The scenic design by Jeff McLaughlin was relatively simple — a number of levels with a piano and a small bar area. Properties and set dressing were by the resident prop-people, MacAndMe. The lighting by Sohail e. Najafi worked well, although there were at times the attempts to focus the lighting through aluminum foil structures created some odd reflections. The sound design by Drew Dalzell provided good sound. The costumes by Dianne K. Graebner were for the most part good, although I was unsure about the first costume for Vivian Ross (I would have expected something a little more risque for a performance in a speakeasy when the actor wanted to show they could do something more daring — especially in the 1920s).
Musical direction was by Keith Harrison, and the 4 piece orchestra (two keyboards, bass, and percussion) was conducted by Kathryn Lounsbery. The production stage manager was Leesa Freed, and the assistant stage manager was Brian Cordoba.
Falling for Make Believe was scheduled to close today, but an extension has been announced. After a two week hiatus, the show will return on June 6 and continue until June 30 (and there was a hint it could continue after that, if demand is sufficient). Tickets are available through the Colony box office, as well as through the usual discount places. As for the next season at the Colony, the official word from Barbara Beckley, Artistic Director, is that they are working on it. Unofficial word is of a more binary nature — it is likely there will be a season, but when it will start, how many shows there will be, and what those shows are is all unknown. Likely, it all depends on how long this last show extends and the state of the Colony budget. My guess is that the next season, if there is one, will be a recovery season with shows selected to draw in the audience and new subscribers, with sufficient spacing to extend the shows if demand warrants. So we’re still in a “wait and see”, but I’m not going to give up quite yet.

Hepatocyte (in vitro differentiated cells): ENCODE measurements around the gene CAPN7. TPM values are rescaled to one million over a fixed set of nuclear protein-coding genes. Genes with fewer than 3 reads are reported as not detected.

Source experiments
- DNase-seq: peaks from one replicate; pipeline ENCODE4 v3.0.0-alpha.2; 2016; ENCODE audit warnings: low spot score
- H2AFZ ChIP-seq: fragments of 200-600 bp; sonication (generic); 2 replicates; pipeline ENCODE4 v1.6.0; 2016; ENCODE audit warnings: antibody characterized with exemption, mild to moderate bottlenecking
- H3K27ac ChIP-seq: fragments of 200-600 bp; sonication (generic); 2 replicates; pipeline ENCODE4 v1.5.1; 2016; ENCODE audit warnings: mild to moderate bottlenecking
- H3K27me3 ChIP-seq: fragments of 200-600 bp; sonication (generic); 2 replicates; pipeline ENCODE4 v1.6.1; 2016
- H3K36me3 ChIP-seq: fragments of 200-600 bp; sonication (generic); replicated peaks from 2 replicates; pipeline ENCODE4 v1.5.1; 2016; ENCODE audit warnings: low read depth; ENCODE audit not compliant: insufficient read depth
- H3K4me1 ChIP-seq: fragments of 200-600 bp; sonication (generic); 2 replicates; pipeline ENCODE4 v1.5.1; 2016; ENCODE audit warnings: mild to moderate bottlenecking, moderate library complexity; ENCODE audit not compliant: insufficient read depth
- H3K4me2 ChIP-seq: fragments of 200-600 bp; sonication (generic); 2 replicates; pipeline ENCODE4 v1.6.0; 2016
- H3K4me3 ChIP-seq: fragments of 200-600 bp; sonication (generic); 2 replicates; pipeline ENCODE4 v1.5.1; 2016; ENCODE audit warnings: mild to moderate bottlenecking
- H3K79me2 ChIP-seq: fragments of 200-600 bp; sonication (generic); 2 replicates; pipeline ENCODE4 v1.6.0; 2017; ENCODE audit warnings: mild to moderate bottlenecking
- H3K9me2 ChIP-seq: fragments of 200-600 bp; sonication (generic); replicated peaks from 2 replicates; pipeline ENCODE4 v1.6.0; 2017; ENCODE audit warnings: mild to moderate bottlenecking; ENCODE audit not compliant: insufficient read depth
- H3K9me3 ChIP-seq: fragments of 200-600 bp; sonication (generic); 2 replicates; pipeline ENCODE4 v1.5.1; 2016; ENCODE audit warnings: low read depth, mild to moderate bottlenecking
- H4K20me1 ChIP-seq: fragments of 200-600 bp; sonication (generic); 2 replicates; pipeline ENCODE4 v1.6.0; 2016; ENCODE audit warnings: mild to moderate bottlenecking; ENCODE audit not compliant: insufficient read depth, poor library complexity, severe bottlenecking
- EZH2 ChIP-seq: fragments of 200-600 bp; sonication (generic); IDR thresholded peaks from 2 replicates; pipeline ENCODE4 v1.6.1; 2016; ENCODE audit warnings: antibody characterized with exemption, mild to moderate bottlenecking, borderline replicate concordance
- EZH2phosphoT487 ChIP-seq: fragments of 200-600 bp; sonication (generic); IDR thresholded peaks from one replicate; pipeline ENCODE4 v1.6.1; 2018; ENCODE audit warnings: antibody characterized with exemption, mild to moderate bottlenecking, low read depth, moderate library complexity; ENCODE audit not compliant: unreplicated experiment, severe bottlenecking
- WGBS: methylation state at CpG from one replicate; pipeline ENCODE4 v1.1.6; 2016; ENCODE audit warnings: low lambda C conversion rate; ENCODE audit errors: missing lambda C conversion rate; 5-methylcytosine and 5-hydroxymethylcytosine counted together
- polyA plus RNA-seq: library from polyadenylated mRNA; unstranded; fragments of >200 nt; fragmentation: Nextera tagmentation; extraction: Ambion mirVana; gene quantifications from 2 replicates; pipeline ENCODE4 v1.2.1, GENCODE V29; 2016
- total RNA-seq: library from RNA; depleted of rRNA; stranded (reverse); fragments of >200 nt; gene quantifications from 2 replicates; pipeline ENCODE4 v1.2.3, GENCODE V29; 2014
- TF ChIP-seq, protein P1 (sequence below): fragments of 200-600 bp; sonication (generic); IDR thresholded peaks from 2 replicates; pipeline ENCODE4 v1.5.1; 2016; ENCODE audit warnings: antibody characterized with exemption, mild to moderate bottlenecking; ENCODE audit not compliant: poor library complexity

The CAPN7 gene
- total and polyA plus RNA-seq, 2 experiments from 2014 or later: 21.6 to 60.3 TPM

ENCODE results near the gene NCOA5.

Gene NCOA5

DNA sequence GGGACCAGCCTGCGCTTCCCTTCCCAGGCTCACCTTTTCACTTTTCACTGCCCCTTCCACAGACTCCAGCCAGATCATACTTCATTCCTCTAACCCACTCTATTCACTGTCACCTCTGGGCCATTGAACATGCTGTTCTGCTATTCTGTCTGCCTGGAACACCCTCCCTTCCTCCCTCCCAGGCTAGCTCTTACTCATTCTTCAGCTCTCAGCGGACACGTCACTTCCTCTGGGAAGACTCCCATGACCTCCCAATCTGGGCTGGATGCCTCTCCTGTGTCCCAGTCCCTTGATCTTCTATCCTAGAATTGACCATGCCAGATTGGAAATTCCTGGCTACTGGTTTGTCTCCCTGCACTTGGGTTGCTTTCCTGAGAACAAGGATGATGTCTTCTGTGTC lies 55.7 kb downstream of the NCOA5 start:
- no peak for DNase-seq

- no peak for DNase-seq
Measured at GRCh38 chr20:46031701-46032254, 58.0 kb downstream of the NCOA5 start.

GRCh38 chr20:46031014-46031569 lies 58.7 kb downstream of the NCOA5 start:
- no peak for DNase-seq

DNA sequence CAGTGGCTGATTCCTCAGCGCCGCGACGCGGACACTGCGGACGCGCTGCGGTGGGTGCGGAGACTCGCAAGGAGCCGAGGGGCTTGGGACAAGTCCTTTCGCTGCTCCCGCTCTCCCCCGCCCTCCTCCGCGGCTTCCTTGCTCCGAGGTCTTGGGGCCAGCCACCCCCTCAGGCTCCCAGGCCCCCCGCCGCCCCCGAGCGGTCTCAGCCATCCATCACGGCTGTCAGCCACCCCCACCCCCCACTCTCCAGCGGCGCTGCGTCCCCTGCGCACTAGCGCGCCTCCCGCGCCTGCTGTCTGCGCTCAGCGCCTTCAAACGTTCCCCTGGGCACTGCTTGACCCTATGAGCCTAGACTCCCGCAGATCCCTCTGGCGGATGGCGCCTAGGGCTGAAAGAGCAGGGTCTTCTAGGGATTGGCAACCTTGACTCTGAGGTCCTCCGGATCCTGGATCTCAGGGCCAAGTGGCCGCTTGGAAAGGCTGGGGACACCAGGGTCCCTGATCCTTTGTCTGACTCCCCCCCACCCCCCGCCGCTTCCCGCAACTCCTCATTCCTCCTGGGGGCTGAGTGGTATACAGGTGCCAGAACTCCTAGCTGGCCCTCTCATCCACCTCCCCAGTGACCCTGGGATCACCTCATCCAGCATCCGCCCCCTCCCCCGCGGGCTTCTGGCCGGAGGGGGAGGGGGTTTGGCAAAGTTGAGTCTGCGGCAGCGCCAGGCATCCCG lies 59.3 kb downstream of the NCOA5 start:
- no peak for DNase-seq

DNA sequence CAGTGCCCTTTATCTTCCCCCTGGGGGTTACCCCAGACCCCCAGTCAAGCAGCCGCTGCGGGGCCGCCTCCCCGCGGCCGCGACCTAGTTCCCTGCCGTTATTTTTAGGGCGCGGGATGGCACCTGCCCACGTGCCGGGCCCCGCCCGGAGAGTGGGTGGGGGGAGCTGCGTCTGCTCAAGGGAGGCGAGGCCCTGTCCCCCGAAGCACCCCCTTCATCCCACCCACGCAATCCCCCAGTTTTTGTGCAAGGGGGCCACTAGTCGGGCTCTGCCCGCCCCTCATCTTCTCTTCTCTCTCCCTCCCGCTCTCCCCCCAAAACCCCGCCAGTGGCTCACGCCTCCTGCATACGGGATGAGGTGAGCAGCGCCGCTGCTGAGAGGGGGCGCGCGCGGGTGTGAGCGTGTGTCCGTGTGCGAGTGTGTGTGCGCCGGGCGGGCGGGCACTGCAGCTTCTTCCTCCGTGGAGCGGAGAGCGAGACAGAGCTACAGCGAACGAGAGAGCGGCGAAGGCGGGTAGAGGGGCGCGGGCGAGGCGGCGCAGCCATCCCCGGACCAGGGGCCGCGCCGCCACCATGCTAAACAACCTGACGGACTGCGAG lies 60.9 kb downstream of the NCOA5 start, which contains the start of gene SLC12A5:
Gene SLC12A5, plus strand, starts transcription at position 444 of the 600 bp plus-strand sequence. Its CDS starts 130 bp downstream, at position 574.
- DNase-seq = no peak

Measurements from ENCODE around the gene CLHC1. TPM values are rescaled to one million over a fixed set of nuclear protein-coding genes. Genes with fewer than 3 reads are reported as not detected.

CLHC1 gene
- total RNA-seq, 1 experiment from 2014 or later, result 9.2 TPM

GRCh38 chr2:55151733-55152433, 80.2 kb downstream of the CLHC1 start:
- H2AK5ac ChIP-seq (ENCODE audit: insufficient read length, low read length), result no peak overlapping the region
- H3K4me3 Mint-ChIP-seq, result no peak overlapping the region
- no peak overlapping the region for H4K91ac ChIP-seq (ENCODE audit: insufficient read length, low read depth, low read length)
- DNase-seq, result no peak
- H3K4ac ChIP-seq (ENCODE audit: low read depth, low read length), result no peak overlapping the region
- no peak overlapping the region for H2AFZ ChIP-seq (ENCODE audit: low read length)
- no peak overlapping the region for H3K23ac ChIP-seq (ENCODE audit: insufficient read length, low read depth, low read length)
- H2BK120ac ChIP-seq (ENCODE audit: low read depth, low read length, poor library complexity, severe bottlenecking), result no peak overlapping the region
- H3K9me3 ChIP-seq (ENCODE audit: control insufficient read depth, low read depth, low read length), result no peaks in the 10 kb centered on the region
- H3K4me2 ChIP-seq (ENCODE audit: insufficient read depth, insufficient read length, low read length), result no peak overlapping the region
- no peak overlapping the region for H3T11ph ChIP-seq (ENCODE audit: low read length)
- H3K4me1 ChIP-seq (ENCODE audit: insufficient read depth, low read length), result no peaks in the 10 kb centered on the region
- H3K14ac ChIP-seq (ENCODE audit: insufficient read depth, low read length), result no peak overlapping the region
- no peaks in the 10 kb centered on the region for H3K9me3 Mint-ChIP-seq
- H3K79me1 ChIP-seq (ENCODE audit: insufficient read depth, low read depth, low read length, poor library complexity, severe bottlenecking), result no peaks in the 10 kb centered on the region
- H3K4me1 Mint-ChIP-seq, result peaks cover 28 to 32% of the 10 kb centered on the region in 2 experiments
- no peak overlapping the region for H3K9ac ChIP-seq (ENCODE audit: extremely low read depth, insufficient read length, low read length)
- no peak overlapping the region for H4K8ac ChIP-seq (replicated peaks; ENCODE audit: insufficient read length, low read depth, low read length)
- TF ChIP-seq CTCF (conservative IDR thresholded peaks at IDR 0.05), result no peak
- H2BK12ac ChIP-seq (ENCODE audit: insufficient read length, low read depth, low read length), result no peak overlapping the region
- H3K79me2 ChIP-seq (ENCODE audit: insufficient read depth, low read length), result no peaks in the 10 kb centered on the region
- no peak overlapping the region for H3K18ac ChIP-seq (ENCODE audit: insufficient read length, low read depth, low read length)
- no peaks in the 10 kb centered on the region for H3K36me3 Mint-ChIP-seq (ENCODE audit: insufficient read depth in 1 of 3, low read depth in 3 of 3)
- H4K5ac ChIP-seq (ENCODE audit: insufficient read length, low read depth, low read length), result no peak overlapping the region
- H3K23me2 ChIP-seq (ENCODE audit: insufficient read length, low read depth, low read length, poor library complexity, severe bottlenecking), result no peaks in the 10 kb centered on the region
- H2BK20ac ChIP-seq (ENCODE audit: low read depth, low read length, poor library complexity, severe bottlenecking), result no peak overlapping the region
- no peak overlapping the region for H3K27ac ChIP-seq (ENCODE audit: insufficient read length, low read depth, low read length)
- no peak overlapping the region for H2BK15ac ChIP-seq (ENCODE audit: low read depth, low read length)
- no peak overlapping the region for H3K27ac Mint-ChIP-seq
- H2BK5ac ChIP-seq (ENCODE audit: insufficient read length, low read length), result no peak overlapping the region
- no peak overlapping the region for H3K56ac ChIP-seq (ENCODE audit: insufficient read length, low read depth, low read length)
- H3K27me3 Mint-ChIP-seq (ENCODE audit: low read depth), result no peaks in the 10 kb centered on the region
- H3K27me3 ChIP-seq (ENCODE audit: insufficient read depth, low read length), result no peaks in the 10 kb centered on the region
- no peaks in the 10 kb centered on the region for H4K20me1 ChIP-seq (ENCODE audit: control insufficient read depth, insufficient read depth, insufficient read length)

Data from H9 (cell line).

Upcoming Theatre and Concerts: The last weekend of May brings “To Kill a Mockingbird” at REP East and The Scottsboro Boys” at the Ahmanson Theatre. June brings “Priscilla – Queen of the Desert” at the Pantages, and (tentative) Sweet Charity“ at DOMA (although DOMA may be replacing it with “Nine“). June will also bring a Maria Muldaur concert at McCabes. I’m also considering Rent at the Hudson Theatres or A Funny Thing Happened On The Way To The Forum at the Hillcrest Center for the Arts in Thousand Oaks. July is currently more open, with “9 to 5 – The Musical” at REP East in the middle of the month, and “Legally Blonde – The Musical” at Cabrillo at the end of the month. August is currently completely open due to vacation planning. I’m also keeping my eyes open as the various theatres start making their 2013 season announcements. Lastly, what few dates we do have open may be filled by productions I see on Goldstar, LA Stage Tix, Plays411, or discussed in the various LA Stage Blogs I read (I particularly recommend Musicals in LA and LA Stage Times).